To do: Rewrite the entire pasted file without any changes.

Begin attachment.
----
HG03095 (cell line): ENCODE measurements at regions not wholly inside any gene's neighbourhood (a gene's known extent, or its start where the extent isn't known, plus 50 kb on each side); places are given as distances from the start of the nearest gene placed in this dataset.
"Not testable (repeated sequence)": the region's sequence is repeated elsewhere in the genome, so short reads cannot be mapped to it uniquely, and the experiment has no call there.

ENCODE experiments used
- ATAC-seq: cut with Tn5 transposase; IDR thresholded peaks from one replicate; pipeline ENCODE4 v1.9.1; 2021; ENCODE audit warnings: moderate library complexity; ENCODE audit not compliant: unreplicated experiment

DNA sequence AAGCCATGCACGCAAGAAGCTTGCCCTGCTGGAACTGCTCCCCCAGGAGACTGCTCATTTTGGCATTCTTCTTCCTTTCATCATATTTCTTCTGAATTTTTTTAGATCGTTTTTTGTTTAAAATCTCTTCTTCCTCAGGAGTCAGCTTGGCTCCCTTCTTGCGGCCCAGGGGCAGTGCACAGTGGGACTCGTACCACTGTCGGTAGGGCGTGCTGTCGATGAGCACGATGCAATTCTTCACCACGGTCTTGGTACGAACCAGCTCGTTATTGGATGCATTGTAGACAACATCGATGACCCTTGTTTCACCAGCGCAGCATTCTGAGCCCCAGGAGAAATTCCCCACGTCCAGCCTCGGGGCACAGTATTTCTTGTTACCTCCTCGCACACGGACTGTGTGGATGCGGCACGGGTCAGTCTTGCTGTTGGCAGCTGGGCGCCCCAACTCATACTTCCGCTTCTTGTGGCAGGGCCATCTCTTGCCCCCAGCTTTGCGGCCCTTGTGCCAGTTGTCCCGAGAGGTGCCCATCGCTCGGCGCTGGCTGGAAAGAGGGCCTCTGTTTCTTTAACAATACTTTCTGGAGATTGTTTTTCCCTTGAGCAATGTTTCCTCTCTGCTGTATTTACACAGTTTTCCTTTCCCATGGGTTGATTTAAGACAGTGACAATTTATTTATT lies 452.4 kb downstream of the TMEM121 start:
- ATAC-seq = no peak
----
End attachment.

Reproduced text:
HG03095 (cell line): ENCODE measurements at regions not wholly inside any gene's neighbourhood (a gene's known extent, or its start where the extent isn't known, plus 50 kb on each side); places are given as distances from the start of the nearest gene placed in this dataset.
"Not testable (repeated sequence)": the region's sequence is repeated elsewhere in the genome, so short reads cannot be mapped to it uniquely, and the experiment has no call there.

ENCODE experiments used
- ATAC-seq: cut with Tn5 transposase; IDR thresholded peaks from one replicate; pipeline ENCODE4 v1.9.1; 2021; ENCODE audit warnings: moderate library complexity; ENCODE audit not compliant: unreplicated experiment

DNA sequence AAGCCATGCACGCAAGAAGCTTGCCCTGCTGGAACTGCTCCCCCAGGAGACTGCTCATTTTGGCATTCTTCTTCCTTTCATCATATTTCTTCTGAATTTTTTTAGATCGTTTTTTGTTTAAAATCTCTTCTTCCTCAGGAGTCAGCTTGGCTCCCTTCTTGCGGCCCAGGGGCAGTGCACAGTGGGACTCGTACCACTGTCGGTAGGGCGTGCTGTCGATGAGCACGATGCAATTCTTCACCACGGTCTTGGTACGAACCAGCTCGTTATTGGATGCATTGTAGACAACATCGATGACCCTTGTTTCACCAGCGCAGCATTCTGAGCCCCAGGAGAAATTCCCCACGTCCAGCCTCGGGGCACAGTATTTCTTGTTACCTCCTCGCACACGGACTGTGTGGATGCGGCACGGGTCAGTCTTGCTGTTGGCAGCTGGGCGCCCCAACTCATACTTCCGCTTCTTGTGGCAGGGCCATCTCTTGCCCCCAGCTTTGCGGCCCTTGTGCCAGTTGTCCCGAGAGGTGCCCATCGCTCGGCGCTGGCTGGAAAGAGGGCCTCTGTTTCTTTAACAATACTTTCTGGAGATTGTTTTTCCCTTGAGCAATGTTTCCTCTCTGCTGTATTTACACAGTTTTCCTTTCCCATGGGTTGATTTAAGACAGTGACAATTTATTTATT lies 452.4 kb downstream of the TMEM121 start:
- ATAC-seq = no peak